An IPO bottleneck in Asia has congested the favoured exit route for private equity general partners (GPs), creating what would appear to be an opportunistic environment for secondary specialists.
Adding to the promising outlook is the fact that most of the major secondary players from the West have established outposts in Asia.
While a few, such as LGT Capital Partners and HarbourVest, have long had a presence in the region, others have set up regional offices over the past couple of years. They include Lexington Partners, Pantheon and Greenpark Capital.
“We are seeing secondaries set up, and we see a lot of activity being pursued,” says Bob Partridge, Ernst & Young transaction advisory services leader for Greater China.
“When you’ve got a slowdown in traditional exits – with IPOs being predominant across this market – GPs trying to raise funds and LPs [limited partners] not wanting to give money because realised returns have been low, it’s a prime breeding ground for a secondaries market,” adds Partridge.
However, industry practitioners readily acknowledge that the Asian secondaries market is still in a development stage that is about five to six years behind that of the US.
“The activity we’ve seen to date has principally been small to lower mid-sized secondary deals”, with deal values of less than $30 million, says Partridge.
Global secondary players are more accustomed to deals at least 10 times larger in the US and Europe.
Secondary PE deal flow worldwide averages $20-$25 billion annually, according to industry estimates, although there are no accurate figures on Asia’s share.
“You want to have $1-2 billion per year in Asia,” Neal Costello, head of the secondary investments programme in Asia for AlpInvest Partners, told delegates at the recent Asia Private Equity Forum in Hong Kong. “We see that growing exponentially.”
One firm that plans to increase its deal activity in Asia is Partners Group, a global private markets investment management firm which closed its secondary fund at $2 billion in December.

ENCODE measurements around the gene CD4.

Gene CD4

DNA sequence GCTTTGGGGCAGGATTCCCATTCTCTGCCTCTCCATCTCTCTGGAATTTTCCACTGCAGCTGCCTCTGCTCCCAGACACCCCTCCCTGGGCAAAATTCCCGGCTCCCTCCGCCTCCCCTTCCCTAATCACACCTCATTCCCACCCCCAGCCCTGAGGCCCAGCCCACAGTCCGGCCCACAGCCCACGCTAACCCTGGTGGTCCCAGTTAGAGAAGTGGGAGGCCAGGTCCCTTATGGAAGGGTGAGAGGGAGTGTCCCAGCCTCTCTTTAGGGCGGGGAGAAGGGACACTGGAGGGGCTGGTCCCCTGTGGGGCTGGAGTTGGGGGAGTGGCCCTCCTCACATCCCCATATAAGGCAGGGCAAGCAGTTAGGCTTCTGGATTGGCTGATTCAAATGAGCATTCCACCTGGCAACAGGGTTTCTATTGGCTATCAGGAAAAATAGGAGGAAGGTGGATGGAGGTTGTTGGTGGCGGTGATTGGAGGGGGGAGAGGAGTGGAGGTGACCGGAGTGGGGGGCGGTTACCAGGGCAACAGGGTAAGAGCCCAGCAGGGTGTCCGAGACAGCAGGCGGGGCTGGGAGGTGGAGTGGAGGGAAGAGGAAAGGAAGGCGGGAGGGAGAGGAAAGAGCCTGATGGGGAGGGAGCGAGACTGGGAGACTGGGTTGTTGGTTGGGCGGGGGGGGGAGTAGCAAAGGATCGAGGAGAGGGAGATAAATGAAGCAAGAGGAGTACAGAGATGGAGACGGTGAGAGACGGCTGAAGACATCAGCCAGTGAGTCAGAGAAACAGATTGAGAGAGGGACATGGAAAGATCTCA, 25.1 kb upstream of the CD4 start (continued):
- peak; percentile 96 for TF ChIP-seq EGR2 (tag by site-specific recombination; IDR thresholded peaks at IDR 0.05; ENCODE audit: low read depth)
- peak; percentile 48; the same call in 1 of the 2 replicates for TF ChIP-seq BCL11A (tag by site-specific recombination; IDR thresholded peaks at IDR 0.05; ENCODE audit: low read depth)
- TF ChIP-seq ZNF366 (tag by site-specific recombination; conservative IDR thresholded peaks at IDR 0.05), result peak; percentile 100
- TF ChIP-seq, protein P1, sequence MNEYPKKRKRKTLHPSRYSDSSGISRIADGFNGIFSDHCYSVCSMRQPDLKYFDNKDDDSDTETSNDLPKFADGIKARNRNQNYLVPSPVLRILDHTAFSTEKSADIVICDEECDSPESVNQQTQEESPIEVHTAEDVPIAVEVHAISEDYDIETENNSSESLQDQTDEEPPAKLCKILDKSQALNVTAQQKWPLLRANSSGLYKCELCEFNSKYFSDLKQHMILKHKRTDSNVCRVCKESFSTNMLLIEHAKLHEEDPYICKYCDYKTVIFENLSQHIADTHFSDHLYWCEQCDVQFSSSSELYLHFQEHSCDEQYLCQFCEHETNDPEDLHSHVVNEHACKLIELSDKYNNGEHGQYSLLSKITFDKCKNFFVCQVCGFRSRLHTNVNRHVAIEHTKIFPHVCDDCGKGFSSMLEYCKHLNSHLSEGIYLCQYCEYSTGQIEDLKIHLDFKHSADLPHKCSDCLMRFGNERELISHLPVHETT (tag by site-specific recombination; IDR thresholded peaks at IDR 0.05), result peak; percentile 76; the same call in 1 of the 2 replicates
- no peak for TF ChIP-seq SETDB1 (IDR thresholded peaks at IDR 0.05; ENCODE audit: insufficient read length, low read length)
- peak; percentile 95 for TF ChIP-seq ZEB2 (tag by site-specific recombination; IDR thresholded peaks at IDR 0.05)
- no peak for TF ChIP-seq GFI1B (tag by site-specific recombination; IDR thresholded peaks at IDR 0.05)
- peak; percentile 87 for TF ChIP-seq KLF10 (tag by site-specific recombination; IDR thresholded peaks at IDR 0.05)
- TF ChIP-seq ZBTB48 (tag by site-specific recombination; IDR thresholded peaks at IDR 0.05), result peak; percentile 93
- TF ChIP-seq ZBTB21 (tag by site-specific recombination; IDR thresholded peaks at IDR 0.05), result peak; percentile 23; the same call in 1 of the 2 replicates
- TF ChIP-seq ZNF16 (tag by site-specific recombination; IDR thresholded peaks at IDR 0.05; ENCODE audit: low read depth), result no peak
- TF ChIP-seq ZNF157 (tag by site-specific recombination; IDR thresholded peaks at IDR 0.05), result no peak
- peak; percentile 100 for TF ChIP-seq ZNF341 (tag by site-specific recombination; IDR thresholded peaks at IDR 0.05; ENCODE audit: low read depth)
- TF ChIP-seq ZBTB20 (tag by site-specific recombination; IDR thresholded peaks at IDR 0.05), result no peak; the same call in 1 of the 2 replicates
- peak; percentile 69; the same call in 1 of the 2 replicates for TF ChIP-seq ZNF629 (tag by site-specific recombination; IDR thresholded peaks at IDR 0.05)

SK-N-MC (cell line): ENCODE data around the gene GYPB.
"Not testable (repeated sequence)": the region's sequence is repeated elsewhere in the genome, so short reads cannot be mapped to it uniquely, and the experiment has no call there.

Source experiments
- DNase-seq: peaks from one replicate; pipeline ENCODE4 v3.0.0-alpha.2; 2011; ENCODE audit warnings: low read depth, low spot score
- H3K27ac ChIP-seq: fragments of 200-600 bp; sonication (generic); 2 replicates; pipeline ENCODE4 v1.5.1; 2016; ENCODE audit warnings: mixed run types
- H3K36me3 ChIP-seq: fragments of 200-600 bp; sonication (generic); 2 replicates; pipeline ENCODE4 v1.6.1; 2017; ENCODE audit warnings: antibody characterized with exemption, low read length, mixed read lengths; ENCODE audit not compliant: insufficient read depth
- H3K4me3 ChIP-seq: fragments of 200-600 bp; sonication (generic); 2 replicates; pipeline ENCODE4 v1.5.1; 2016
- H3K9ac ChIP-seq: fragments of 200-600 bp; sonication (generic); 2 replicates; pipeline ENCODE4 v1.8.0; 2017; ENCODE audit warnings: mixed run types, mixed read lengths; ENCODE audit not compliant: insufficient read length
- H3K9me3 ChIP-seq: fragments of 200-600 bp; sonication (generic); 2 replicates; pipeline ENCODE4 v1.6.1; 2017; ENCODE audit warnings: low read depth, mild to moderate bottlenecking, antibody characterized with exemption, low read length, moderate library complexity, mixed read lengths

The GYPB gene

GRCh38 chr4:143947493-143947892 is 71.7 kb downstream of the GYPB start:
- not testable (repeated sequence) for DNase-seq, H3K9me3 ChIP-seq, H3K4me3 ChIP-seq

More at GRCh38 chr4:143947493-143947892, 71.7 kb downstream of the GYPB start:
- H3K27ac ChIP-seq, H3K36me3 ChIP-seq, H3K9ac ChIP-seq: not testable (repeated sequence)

The firm has “sourced several billion dollars of Asian deal flow” over the past year, says Adam Howarth, head of secondaries for Asia at Partners Group, which manages about $38 billion in assets globally.
“The most active sellers, in terms of volume, have been public pensions and financial institutions, primarily in the US and Europe,” says Howarth, with high-volume deal flow concentrated on large-cap, pan-Asian funds.
In terms of annual turnover, however, “the secondary market in Asia still trails the more developed markets of the US and Western Europe”, notes Howarth.
Partners Group expects Asia to catch up in the next few years, and as such is in the process of adding to its regional team.
“In Asia, the most attractive market to us is China on a risk-return basis,” says Howarth. The firm is seeking opportunities in the consumer and healthcare sectors.
China is home to what might be Asia’s largest backlog of IPOs, with nearly 900 businesses pending regulatory approval as of December.
However, Partridge at E&Y recalls a cautionary tale of a failed secondary deal on the mainland of about $80 million in size. A private equity firm holding a stake of less than 20% in a Chinese company was unable to convince the founder, who served as chief executive and general manager, to support a sale of the stake to a prospective secondary buyer.
“The [PE firm] had legal rights to do what they wanted, but the founder became difficult in dealing with the secondary fund. The PE fund was ending its lifecycle [in 2012] so they were in desperate need to realise that investment,” says Partridge.
He adds: “Obviously the secondary fund saw that all they were going to have was problems [in the future].”
*A full version of this article will appear in the February edition of AsianInvestor magazine.